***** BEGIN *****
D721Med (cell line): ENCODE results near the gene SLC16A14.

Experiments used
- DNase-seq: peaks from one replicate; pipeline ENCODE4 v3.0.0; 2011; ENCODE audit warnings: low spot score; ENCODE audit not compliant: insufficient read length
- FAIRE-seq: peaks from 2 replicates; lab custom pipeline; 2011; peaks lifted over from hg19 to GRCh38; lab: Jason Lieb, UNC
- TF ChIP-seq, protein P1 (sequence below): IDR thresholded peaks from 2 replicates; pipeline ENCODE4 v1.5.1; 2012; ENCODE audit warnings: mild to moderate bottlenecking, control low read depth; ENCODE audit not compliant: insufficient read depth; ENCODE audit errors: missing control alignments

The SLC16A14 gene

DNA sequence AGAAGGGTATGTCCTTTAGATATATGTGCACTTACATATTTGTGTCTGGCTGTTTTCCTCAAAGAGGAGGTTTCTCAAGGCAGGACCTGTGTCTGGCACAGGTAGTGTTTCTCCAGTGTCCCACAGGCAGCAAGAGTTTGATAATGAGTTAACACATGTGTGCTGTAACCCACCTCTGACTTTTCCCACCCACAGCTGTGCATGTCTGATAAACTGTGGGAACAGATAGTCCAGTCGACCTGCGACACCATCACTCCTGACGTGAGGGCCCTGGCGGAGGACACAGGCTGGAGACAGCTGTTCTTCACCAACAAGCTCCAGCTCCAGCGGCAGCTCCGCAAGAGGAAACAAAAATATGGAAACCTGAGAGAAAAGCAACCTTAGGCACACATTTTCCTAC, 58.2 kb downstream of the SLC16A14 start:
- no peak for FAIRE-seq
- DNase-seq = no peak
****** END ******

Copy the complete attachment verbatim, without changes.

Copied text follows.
D721Med (cell line): ENCODE results near the gene SLC16A14.

Experiments used
- DNase-seq: peaks from one replicate; pipeline ENCODE4 v3.0.0; 2011; ENCODE audit warnings: low spot score; ENCODE audit not compliant: insufficient read length
- FAIRE-seq: peaks from 2 replicates; lab custom pipeline; 2011; peaks lifted over from hg19 to GRCh38; lab: Jason Lieb, UNC
- TF ChIP-seq, protein P1 (sequence below): IDR thresholded peaks from 2 replicates; pipeline ENCODE4 v1.5.1; 2012; ENCODE audit warnings: mild to moderate bottlenecking, control low read depth; ENCODE audit not compliant: insufficient read depth; ENCODE audit errors: missing control alignments

The SLC16A14 gene

DNA sequence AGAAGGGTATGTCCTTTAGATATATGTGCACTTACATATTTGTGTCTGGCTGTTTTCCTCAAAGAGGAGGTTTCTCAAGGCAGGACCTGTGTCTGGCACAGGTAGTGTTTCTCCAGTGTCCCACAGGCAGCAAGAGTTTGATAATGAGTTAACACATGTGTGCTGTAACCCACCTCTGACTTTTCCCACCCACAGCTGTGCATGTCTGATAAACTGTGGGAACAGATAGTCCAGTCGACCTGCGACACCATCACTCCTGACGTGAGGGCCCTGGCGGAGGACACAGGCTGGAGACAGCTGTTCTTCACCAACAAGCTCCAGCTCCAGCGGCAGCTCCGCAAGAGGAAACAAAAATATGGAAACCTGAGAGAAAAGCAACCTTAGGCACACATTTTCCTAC, 58.2 kb downstream of the SLC16A14 start:
- no peak for FAIRE-seq
- DNase-seq = no peak